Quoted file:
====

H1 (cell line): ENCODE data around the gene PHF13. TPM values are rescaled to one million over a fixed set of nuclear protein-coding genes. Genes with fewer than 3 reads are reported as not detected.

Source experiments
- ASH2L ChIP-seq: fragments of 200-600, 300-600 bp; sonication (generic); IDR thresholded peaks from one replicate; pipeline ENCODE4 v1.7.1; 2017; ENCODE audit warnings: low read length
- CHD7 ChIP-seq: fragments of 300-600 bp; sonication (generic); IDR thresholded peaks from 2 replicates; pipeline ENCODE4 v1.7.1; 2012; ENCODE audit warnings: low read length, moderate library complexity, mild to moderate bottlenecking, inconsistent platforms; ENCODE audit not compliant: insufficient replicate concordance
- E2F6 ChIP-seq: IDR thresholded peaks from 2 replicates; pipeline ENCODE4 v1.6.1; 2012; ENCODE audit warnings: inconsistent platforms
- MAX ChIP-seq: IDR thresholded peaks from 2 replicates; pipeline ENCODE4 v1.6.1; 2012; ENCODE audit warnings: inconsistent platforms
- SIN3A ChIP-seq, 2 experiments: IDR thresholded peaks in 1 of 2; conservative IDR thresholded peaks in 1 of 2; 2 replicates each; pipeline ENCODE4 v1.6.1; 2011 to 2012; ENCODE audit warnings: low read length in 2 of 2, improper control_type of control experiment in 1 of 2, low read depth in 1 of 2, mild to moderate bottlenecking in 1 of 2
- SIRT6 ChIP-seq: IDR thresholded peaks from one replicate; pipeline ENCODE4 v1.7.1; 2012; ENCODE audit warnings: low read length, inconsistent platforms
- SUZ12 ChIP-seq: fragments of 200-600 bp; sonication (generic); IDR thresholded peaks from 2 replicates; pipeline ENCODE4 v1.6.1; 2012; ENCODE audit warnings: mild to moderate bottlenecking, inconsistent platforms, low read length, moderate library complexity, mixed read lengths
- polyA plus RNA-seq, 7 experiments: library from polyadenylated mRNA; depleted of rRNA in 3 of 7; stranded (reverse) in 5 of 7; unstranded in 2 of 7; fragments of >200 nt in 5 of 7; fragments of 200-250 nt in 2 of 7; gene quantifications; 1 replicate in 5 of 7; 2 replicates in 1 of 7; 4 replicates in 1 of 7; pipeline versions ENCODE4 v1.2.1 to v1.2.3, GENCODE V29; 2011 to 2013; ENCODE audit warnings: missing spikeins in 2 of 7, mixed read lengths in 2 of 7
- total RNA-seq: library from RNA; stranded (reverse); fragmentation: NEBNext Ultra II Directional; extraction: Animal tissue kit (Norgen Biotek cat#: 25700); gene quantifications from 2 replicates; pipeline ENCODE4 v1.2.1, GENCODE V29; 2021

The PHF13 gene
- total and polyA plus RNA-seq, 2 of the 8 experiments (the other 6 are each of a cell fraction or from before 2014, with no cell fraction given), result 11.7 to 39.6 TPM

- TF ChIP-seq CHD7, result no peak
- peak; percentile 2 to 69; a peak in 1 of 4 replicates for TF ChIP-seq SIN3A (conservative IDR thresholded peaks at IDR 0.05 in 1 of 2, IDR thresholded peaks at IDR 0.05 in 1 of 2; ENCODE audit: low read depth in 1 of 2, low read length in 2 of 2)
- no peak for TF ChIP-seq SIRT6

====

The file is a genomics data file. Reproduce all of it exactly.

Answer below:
H1 (cell line): ENCODE data around the gene PHF13. TPM values are rescaled to one million over a fixed set of nuclear protein-coding genes. Genes with fewer than 3 reads are reported as not detected.

Source experiments
- ASH2L ChIP-seq: fragments of 200-600, 300-600 bp; sonication (generic); IDR thresholded peaks from one replicate; pipeline ENCODE4 v1.7.1; 2017; ENCODE audit warnings: low read length
- CHD7 ChIP-seq: fragments of 300-600 bp; sonication (generic); IDR thresholded peaks from 2 replicates; pipeline ENCODE4 v1.7.1; 2012; ENCODE audit warnings: low read length, moderate library complexity, mild to moderate bottlenecking, inconsistent platforms; ENCODE audit not compliant: insufficient replicate concordance
- E2F6 ChIP-seq: IDR thresholded peaks from 2 replicates; pipeline ENCODE4 v1.6.1; 2012; ENCODE audit warnings: inconsistent platforms
- MAX ChIP-seq: IDR thresholded peaks from 2 replicates; pipeline ENCODE4 v1.6.1; 2012; ENCODE audit warnings: inconsistent platforms
- SIN3A ChIP-seq, 2 experiments: IDR thresholded peaks in 1 of 2; conservative IDR thresholded peaks in 1 of 2; 2 replicates each; pipeline ENCODE4 v1.6.1; 2011 to 2012; ENCODE audit warnings: low read length in 2 of 2, improper control_type of control experiment in 1 of 2, low read depth in 1 of 2, mild to moderate bottlenecking in 1 of 2
- SIRT6 ChIP-seq: IDR thresholded peaks from one replicate; pipeline ENCODE4 v1.7.1; 2012; ENCODE audit warnings: low read length, inconsistent platforms
- SUZ12 ChIP-seq: fragments of 200-600 bp; sonication (generic); IDR thresholded peaks from 2 replicates; pipeline ENCODE4 v1.6.1; 2012; ENCODE audit warnings: mild to moderate bottlenecking, inconsistent platforms, low read length, moderate library complexity, mixed read lengths
- polyA plus RNA-seq, 7 experiments: library from polyadenylated mRNA; depleted of rRNA in 3 of 7; stranded (reverse) in 5 of 7; unstranded in 2 of 7; fragments of >200 nt in 5 of 7; fragments of 200-250 nt in 2 of 7; gene quantifications; 1 replicate in 5 of 7; 2 replicates in 1 of 7; 4 replicates in 1 of 7; pipeline versions ENCODE4 v1.2.1 to v1.2.3, GENCODE V29; 2011 to 2013; ENCODE audit warnings: missing spikeins in 2 of 7, mixed read lengths in 2 of 7
- total RNA-seq: library from RNA; stranded (reverse); fragmentation: NEBNext Ultra II Directional; extraction: Animal tissue kit (Norgen Biotek cat#: 25700); gene quantifications from 2 replicates; pipeline ENCODE4 v1.2.1, GENCODE V29; 2021

The PHF13 gene
- total and polyA plus RNA-seq, 2 of the 8 experiments (the other 6 are each of a cell fraction or from before 2014, with no cell fraction given), result 11.7 to 39.6 TPM

- TF ChIP-seq CHD7, result no peak
- peak; percentile 2 to 69; a peak in 1 of 4 replicates for TF ChIP-seq SIN3A (conservative IDR thresholded peaks at IDR 0.05 in 1 of 2, IDR thresholded peaks at IDR 0.05 in 1 of 2; ENCODE audit: low read depth in 1 of 2, low read length in 2 of 2)
- no peak for TF ChIP-seq SIRT6